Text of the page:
But state-run exchanges can also set their own requirements for network adequacy, and they use a variety of different approaches. Some state-run exchanges conduct their own network adequacy review for QHPs, while others rely on the state insurance department to analyze QHP networks and ensure that they're adequate.

Some state-run exchanges simply use the federal rules that CMS applies to QHPs sold in the federally-run exchange (Nevada's approach is an example of this.) But state rules can include more network adequacy provisions than the federal government uses.

For example, New York (which operates its own exchange at New York State of Health), imposes a requirement that QHPs include at least one hospital in each county (and at least three in some heavily-populated counties) and a minimum number of primary care physicians and specialists in each county.

For metropolitan areas, New York's time/distance standards for network adequacy require QHPs to ensure that enrollees can access primary care without having to travel more than 30 minutes via public transportation.

Washington HealthPlanFinder is another example of a state-run exchange that imposes its own network adequacy standards. Washington has an extensive statute in place that defines QHP network adequacy.

For example, Washington already has appointment wait time standards in place: 10 business days for primary care, and 15 business days for specialty care. Note that this exceeds the requirements that will take effect in the federally-run exchange as of 2024.

New Jersey, which operates a state-run exchange called GetCoveredNJ, also has some state-specific network adequacy requirements.

For example, health plans in New Jersey must have enough in-network PCP-eligible physicians to ensure that at least 90% of enrollees have access to at least two PCP-eligible physicians who are within 10 miles or 30 minutes of the enrollee's location.

New Jersey also requires health plans to have enough in-network primary care providers that every enrollee could average four primary care visits per year without overwhelming the network of primary care providers.

Summary

Health plans that are sold in the health insurance exchange/marketplace are required to comply with various ACA regulations. These include network adequacy standards designed to ensure that plan members can access healthcare providers when needed.

The ACA itself provides only a rough framework for this, so additional regulations were necessary to spell out the details.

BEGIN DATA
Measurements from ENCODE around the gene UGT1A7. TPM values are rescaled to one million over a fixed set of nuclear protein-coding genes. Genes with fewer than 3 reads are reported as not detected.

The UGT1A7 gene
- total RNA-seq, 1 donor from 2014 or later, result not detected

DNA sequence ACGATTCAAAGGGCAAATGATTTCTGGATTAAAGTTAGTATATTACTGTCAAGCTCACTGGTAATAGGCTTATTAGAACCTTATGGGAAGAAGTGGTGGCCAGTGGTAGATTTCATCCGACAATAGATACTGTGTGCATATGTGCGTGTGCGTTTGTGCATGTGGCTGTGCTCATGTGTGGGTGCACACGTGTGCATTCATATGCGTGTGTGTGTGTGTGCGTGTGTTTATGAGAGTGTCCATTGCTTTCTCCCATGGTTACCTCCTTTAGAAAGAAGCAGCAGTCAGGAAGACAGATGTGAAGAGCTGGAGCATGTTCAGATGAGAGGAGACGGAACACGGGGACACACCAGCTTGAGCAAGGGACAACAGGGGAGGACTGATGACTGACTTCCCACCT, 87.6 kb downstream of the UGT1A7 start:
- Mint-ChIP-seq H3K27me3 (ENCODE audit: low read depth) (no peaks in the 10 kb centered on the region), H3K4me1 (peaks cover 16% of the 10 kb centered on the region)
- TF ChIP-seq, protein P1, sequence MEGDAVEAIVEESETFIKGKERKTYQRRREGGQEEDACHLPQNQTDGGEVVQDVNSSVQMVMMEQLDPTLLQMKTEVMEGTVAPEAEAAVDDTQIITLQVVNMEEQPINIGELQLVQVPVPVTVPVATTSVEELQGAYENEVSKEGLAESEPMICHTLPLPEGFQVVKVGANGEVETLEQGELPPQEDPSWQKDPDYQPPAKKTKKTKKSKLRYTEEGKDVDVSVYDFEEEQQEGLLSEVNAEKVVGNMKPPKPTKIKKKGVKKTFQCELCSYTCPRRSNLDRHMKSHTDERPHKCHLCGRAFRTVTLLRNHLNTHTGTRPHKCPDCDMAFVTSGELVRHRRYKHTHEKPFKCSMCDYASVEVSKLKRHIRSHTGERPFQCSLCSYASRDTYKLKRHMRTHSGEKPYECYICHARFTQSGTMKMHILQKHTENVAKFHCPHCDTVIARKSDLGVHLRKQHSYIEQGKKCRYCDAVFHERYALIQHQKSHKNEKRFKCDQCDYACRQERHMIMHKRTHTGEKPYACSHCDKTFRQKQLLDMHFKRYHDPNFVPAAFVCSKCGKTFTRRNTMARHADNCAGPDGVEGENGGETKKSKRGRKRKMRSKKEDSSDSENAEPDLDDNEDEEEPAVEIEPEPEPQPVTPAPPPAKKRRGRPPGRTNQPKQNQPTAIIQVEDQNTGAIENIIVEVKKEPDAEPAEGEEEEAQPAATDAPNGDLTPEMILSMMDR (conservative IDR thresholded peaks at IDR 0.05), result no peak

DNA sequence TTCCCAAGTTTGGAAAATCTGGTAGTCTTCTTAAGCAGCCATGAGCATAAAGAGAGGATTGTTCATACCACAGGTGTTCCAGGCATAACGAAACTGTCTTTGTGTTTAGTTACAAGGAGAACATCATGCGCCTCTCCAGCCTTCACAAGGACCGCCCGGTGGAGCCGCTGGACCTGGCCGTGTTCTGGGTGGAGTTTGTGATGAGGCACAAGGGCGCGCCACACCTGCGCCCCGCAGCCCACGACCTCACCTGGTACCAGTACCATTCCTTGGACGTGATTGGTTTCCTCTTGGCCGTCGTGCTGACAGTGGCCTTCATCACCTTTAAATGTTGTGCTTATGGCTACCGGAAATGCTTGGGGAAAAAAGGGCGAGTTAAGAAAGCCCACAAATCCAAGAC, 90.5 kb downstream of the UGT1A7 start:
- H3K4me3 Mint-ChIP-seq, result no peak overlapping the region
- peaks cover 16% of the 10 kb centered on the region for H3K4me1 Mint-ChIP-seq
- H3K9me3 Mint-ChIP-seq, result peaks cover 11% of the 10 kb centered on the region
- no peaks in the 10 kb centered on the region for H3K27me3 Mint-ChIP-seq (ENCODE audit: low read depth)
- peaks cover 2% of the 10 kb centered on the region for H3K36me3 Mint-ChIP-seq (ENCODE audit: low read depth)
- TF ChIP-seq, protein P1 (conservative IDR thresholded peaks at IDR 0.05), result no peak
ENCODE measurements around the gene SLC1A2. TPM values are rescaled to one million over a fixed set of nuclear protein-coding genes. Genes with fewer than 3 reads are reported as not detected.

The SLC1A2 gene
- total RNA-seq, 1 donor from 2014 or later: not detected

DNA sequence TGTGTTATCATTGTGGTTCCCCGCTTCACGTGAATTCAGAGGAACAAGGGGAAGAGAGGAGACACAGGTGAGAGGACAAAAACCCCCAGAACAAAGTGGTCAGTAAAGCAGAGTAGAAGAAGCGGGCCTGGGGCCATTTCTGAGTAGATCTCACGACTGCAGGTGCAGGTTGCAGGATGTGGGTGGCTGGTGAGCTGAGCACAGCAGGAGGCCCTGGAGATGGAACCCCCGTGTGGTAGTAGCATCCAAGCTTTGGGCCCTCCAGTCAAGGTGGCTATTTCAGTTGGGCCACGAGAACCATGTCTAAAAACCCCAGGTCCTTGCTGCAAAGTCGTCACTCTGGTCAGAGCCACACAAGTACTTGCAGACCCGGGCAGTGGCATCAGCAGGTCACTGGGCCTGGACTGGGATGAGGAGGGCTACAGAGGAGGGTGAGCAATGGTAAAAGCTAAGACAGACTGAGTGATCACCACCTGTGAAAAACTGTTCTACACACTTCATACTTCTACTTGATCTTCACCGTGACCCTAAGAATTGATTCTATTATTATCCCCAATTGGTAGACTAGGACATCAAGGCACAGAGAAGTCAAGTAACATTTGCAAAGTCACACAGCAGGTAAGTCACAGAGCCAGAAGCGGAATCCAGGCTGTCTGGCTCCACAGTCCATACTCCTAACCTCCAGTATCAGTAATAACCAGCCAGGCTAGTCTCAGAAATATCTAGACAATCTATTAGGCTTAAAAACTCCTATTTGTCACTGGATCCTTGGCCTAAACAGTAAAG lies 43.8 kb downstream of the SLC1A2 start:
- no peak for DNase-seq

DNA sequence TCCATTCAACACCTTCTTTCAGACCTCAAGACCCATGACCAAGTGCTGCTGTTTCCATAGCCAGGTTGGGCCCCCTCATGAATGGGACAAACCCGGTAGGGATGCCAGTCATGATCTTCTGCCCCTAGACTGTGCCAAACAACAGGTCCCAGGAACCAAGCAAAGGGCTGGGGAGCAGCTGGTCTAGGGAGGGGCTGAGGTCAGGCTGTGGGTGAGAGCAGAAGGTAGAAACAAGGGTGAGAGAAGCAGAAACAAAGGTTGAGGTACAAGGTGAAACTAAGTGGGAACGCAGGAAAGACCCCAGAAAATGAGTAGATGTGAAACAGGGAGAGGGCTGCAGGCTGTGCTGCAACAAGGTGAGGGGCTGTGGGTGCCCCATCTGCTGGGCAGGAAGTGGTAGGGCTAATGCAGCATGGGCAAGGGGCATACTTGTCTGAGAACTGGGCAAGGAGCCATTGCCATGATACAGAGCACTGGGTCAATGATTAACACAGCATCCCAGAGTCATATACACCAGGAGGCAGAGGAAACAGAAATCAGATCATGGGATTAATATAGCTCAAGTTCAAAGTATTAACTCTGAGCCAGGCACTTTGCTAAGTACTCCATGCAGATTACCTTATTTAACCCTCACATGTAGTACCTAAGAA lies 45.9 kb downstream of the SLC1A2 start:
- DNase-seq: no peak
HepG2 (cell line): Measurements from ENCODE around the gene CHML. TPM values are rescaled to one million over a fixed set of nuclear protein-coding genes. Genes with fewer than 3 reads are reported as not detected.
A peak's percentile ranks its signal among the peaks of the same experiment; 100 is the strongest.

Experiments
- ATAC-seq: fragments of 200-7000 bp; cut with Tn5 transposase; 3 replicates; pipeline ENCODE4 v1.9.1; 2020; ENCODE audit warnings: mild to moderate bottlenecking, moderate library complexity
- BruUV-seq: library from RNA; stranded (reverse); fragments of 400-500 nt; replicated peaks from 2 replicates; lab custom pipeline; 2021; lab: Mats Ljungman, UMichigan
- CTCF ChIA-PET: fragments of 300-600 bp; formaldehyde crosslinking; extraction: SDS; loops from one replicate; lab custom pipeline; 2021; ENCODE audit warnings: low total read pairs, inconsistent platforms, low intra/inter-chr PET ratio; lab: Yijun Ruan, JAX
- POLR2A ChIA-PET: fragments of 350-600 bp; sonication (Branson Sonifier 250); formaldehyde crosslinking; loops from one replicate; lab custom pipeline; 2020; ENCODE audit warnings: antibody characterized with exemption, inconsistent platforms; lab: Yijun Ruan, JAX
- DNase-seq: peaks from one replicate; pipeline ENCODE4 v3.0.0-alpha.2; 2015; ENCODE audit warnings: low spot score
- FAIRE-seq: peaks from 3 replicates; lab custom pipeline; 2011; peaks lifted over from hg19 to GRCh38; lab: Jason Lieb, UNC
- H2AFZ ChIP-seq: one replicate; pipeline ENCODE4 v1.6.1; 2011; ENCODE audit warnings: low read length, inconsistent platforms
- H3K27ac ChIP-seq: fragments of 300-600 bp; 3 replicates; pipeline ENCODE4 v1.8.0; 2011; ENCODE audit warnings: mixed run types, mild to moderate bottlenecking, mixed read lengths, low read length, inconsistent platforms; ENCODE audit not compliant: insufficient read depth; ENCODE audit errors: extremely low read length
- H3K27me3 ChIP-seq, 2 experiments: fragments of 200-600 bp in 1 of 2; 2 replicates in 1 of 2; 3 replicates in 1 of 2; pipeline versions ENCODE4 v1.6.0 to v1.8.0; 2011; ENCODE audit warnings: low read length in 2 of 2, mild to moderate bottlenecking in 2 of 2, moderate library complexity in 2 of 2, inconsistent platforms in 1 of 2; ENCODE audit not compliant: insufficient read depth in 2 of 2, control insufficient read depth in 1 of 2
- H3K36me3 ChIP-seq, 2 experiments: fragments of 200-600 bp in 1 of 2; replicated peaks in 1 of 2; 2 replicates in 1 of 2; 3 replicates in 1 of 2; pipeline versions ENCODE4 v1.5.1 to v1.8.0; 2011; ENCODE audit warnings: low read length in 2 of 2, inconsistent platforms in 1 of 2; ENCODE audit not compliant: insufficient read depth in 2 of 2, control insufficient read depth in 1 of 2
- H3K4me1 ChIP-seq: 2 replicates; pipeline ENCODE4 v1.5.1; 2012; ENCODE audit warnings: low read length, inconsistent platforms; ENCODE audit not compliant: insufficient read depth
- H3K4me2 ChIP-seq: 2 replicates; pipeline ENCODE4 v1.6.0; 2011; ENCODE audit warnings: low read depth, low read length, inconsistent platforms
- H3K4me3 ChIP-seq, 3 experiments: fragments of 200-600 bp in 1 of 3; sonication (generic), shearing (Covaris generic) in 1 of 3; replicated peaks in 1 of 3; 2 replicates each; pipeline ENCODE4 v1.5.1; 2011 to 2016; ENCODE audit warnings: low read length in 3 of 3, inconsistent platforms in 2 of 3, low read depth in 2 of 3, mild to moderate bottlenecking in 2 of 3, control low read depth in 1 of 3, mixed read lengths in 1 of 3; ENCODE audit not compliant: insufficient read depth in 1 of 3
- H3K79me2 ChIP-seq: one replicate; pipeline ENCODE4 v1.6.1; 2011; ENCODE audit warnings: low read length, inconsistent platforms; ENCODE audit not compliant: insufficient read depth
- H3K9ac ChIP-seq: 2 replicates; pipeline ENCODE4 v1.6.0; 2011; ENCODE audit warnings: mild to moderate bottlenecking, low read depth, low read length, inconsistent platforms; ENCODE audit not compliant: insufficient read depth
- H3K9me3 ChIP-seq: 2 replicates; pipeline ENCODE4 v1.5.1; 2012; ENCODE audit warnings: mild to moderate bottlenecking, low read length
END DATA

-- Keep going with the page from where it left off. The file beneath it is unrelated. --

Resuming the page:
As of 2018, federal oversight of network adequacy was relaxed, and responsibility was delegated to each state. But a judge overturned that regulation in 2021, and the federal government is resuming network adequacy rules and oversight for health plans sold via HealthCare.gov as of 2023.

Federal network adequacy rules include maximum standards for time/distance and the percentage of essential community healthcare providers included in a QHP's network. As of 2024, the federal government will also impose limits on how long a plan member must wait for a medical appointment, with the maximums set at 10 to 30 days, depending on the type of care that's needed.

States can impose stricter network adequacy requirements. And states that run their own exchanges are responsible for enforcing network adequacy rules for QHPs, with the oversight conducted either by the exchange or by the state insurance department.

A Word From Verywell

If you're buying your own health insurance via the exchange in your state, you can rest assured that network adequacy requirements will be enforced as of 2023 and in future years.

However, it's important to understand that one plan's network (and plan management structure) might be a much better fit for your needs than another, despite the fact that both of them have networks that have been deemed adequate.

When you're comparing health plans, you'll want to make sure you understand the plan management rules in terms of whether out-of-network care is covered and, if so, at what cost. You'll also want to carefully check the provider directory for each plan you're considering to see which healthcare providers are in-network.

For example, certain healthcare providers may be much more conveniently located to you but aren't included in all of the plans' networks. This might end up being more of a factor for you than the overall size and scope of the network.

Frequently Asked Questions

  • What is network adequacy in health care?

    Health plans are required to have enough in-network healthcare providers so that members don't have to travel excessive distances to receive care. Additional federal standards will take effect in 2024 to ensure that plan members don't have to wait an unreasonable amount of time for a medical appointment.

  • Why is network adequacy important?

    Smaller provider networks are a way for health plans to keep costs down. But without network adequacy requirements, health plans could end up with networks that are too narrow to provide their members with realistic access to in-network care.

    It's also important for network adequacy standards to address various types of medical specialties in order to ensure that members can access care regardless of the type of care they need.

23 Sources
Verywell Health uses only high-quality sources, including peer-reviewed studies, to support the facts within our articles. Read our editorial process to learn more about how we fact-check and keep our content accurate, reliable, and trustworthy.
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  2. RMC Group. Reducing costs with narrow network health insurance: what employers need to know.